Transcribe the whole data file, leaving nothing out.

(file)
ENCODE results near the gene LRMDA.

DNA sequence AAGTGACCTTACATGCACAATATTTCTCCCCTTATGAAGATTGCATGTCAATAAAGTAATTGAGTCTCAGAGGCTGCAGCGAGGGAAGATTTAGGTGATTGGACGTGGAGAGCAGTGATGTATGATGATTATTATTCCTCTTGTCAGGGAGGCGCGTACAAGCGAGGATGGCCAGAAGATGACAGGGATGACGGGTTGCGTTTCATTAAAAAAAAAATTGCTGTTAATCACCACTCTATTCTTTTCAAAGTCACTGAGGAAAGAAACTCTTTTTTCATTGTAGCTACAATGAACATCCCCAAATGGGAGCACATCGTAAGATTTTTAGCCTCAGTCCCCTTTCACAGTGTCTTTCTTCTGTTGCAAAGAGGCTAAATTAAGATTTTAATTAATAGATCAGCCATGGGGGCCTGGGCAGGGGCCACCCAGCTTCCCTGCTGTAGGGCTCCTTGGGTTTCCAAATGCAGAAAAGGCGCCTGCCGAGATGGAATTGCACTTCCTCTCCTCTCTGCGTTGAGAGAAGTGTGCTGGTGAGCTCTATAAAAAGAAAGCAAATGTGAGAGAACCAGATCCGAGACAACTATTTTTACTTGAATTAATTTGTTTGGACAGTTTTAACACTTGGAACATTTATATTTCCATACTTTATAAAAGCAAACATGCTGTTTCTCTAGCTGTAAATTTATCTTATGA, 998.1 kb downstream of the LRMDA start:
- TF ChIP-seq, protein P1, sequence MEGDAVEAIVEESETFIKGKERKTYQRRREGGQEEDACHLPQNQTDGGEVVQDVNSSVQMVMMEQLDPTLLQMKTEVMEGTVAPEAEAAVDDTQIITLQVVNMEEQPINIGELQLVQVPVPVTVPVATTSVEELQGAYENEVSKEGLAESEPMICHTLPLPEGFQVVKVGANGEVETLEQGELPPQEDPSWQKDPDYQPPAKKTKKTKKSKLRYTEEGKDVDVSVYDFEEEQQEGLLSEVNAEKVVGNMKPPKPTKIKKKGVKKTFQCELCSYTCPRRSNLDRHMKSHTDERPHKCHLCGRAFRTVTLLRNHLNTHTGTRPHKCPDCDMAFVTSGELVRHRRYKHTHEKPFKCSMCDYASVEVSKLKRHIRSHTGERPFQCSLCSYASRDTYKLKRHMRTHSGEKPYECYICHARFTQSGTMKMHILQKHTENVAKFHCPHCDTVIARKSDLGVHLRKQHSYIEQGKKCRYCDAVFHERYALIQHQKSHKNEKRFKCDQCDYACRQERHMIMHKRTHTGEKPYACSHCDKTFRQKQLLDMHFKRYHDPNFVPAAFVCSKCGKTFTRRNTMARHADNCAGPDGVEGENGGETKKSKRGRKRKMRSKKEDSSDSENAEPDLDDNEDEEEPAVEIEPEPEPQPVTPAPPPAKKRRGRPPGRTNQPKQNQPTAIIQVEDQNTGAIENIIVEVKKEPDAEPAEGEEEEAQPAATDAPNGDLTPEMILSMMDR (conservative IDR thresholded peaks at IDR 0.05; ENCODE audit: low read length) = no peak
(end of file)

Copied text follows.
ENCODE results near the gene LRMDA.

DNA sequence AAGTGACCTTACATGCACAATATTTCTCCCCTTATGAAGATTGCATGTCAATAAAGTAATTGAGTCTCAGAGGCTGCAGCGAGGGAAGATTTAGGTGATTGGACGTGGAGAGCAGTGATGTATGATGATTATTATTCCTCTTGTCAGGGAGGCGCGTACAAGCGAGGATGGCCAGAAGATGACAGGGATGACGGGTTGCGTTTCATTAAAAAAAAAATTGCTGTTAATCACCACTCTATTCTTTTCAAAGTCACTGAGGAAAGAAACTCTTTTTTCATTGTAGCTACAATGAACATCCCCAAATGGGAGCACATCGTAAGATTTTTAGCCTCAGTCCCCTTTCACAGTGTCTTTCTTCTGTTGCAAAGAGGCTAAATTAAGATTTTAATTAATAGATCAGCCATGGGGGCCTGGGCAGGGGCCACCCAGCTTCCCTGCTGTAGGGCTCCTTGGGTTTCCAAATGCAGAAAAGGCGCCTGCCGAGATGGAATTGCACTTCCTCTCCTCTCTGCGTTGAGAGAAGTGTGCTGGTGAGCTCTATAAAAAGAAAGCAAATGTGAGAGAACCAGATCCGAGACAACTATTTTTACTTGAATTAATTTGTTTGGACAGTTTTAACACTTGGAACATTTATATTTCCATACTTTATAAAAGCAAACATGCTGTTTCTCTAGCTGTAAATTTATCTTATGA, 998.1 kb downstream of the LRMDA start:
- TF ChIP-seq, protein P1, sequence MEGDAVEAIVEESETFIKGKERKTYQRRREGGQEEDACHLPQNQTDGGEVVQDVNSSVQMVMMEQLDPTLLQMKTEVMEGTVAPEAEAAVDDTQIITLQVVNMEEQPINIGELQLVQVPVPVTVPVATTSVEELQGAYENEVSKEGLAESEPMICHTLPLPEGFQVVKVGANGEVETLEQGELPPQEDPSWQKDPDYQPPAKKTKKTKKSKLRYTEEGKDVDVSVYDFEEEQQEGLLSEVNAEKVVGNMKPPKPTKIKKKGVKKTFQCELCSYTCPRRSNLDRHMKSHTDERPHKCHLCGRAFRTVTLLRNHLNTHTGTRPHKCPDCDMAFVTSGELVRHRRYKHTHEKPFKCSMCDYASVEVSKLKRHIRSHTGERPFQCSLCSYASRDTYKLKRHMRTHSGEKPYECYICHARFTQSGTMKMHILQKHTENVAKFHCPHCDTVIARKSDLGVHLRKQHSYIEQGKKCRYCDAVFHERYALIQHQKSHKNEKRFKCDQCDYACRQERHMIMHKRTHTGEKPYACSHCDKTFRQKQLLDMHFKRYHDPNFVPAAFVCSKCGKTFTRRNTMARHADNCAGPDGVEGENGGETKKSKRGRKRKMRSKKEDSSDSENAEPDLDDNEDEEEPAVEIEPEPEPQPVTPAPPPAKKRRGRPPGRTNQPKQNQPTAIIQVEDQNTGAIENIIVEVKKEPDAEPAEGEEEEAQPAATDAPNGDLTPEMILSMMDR (conservative IDR thresholded peaks at IDR 0.05; ENCODE audit: low read length) = no peak